Bostjan Jurecic Vega
The exhibition presents 18 Slovene artists from various generations, all of whom have been dealing with the following questions through their research of the painting medium: How does the contemporary media image of the world show itself in today's painting? How do artists respond to the short-term view, television and internet collages? How do they understand the contemporary media landscape, its characteristics, operation and inclusion into the social microstructure?
Curated by Petja Grafenauer, Božidar Zrinski
Contributing artists: Viktor Bernik, BridA (Tom Kerševan, Sendi Mango, Jurij Pavlica), Jure Cvitan, Ksenija Čerče, Jon Derganc, Mito Gegič, Bojan Gorenec, Boštjan Jurečič Vega, Žiga Kariž, Gorazd Krnc, Polona Maher, Arjan Pregl, Nina Slejko, Miha Štrukelj, Maruša Šuštar, Manja Vadla, Sašo Vrabič, Tanja Vujinović.
The exhibition presents eighteen Slovene artists from various generations, all of whom have been dealing with the following questions through their research of the painting medium: How does the contemporary media image of the world show itself in today’s painting? How do artists respond to the short-term view, television and internet collages? How do they understand the contemporary media landscape, its characteristics, operation and inclusion into the social microstructure?
The 1990s saw a change in visual art as painting reacted strongly to image digitalisation, and the ‘pixellated’ images influenced even the abstract painting which was considered to be the showcase of modernism. In the mid 90s a generation of artists established themselves in Slovenia who understand painting as a screen and who thus adopted the formal image of the electronically and technologically mediated painting.
At the break of the millennia painting became interesting due to its reaction to the flood of media images and the research of the characteristics of the new media in which these images appeared. Today the existence of mediatised images in painting is taken for granted. It is no longer enough for a painting to leave space for the reflection of the broader visual scope within society. The selection of paintings at the exhibition We Want to be Free as the Fathers Were researches the ways in which painting reacts to the broader visual scope at the current moment in time.
The question of paintings that reflect the media image and that was posed already in the 1990s is today of greatest interest to the youngest generation of painters who are just leaving university and are in this exhibition represented by the works of Jon Derganc, Mito Gegič and Maruša Šuštar – joined by the painting of the slightly older Jure Cvitan who can also be placed within this frame. The works of Žiga Kariž, Arjan Pregl and Viktor Bernik focus on the history of art and the great painting themes. The research of the painting’s status in contemporaneity is joined by the opus of the younger generation painter Nina Slejko.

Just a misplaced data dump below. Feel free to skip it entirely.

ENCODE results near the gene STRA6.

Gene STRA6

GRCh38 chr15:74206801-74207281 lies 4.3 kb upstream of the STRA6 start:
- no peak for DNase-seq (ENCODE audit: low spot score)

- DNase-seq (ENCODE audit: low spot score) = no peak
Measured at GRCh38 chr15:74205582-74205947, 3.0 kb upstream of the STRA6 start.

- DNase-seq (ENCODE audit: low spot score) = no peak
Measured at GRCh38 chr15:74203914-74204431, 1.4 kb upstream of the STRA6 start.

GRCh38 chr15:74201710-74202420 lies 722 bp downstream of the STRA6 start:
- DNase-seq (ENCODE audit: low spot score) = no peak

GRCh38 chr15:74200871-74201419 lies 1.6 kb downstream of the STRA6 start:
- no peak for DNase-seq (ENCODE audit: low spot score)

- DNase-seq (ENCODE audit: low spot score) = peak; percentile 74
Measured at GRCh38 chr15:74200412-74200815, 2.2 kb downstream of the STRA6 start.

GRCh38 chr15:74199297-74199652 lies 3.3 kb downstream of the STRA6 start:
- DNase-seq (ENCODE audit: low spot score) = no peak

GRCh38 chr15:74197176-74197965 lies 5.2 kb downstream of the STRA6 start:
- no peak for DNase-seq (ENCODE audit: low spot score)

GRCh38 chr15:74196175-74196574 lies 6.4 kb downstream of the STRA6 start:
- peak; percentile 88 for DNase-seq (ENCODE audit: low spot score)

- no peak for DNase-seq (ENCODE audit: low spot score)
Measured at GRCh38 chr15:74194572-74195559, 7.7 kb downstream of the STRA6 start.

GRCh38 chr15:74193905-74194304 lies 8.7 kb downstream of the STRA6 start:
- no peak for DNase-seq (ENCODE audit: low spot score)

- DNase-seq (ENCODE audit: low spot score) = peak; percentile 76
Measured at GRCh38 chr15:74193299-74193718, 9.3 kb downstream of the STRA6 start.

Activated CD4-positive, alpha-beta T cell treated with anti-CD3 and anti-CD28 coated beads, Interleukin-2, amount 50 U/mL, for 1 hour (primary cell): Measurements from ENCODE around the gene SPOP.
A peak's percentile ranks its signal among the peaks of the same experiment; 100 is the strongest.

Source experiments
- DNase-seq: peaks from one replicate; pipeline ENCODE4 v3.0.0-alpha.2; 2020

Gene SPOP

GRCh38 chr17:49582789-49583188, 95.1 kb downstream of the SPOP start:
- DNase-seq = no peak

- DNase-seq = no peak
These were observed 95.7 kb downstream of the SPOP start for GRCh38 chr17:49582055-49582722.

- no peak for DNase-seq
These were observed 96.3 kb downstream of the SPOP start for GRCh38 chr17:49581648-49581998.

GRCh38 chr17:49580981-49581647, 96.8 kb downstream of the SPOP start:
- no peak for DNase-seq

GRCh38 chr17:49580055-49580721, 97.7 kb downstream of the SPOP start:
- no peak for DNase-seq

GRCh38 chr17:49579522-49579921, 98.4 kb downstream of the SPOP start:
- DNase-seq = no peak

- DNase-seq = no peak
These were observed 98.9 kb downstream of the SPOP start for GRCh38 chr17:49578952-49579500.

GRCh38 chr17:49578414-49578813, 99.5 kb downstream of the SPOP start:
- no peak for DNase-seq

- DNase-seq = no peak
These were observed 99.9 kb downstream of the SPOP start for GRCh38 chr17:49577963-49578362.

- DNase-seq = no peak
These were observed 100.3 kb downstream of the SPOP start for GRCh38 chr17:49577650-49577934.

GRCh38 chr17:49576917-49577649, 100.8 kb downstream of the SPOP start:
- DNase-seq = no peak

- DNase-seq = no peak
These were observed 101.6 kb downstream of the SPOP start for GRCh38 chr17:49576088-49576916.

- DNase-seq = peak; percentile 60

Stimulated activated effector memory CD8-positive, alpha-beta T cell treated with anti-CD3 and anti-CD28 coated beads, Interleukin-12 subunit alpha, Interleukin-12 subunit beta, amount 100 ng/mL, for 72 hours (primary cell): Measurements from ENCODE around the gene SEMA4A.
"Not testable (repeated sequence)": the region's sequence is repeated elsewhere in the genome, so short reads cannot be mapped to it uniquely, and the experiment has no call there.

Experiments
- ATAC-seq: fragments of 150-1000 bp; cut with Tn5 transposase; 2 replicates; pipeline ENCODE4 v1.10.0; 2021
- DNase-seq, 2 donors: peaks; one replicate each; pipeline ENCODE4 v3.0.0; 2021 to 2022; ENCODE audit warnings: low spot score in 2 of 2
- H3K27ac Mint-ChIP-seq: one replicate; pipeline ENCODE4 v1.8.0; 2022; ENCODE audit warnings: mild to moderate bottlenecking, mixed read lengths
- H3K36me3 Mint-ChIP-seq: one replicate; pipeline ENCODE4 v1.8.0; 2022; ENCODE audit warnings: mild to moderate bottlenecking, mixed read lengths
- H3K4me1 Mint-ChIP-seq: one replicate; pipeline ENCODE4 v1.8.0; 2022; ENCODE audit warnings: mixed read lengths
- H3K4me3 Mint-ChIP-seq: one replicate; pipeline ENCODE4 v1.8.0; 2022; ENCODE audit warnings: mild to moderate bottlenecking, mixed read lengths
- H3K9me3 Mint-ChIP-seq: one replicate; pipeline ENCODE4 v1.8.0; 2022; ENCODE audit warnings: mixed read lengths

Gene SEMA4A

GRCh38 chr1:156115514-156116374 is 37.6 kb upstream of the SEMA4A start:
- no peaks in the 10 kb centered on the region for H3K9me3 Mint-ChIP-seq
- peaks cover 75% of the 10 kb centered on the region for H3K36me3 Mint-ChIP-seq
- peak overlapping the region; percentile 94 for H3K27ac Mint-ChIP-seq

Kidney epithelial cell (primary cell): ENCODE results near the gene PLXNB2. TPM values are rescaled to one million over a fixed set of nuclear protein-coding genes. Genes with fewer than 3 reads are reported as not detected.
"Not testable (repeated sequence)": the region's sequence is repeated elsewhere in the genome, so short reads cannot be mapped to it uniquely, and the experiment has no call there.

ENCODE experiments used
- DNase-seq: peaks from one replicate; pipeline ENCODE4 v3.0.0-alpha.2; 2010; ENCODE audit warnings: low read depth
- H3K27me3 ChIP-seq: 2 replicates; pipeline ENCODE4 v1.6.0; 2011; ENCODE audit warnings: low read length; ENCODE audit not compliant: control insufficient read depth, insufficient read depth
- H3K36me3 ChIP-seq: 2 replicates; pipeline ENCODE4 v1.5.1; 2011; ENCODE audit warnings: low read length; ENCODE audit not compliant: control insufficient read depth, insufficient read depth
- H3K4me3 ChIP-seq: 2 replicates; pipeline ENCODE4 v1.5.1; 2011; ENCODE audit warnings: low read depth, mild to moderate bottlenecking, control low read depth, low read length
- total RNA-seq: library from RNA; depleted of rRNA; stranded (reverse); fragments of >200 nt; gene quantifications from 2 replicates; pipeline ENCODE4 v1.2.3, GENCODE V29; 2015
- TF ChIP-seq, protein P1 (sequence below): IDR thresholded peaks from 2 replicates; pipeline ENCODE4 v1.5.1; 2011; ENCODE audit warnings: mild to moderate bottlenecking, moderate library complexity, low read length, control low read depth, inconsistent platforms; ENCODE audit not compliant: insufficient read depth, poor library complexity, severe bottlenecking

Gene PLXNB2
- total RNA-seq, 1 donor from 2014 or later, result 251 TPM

The tendency to experiment and use various painting structures, layers of paint and different ways of placing the image within the painting is typical for Bojan Gorenc and Boštjan Jurečič. The research into the new possibilities for the base upon which the painting can be materialised marks the work of Gorazd Krnc (metal sheets) and Ksenija Čerče (fabrics). Some of Miha Štrukelj’s paintings are made from readymade objects - Lego bricks - which preserve the pixellated surface that has been characteristic for his painting since the late 1990s. Manja Vadla uses recycled waste to create the bases for her paintings.
The wall paintings of Sašo Vrabič are images, compounded from words, on the border between poetry, comic books and paintings. The works of Polona Maher, whose work emerges from sculpting practices, Tanja Vujinović with printed computer animations and the group BridA with its art practice emerging from painting based on the visualisation of digital data all border on the research between painting and other media.
The exhibition is accompanied by the publication of the catalogue which includes texts by Božidar Zrinski and Petja Grafenauer, in both, Slovene and English.
The title of the exhibition is the title of Sigmar Polke's (1941-2010) drawing: Wir wollen frei sein wie die Väter waren, 1964, ballpoint pen on paper, 29,5x21 cm, owner Karlheinz Meyer, Karlsruhe.
Image: Manja Vadla, Boxart, The Lonely Crowd, 2009–10, drawing on foil, cardboard box
Supported by Ministry of Culture of the Republic of Slovenia and The City of Ljubljana.
Opening Thursday, 9 September, at 7 p.m.
International Centre of Graphic Arts
Grad Tivoli, Pod turnom 3, Ljubljana
Hours: Wednesday to Sunday, 11 am - 6 pm.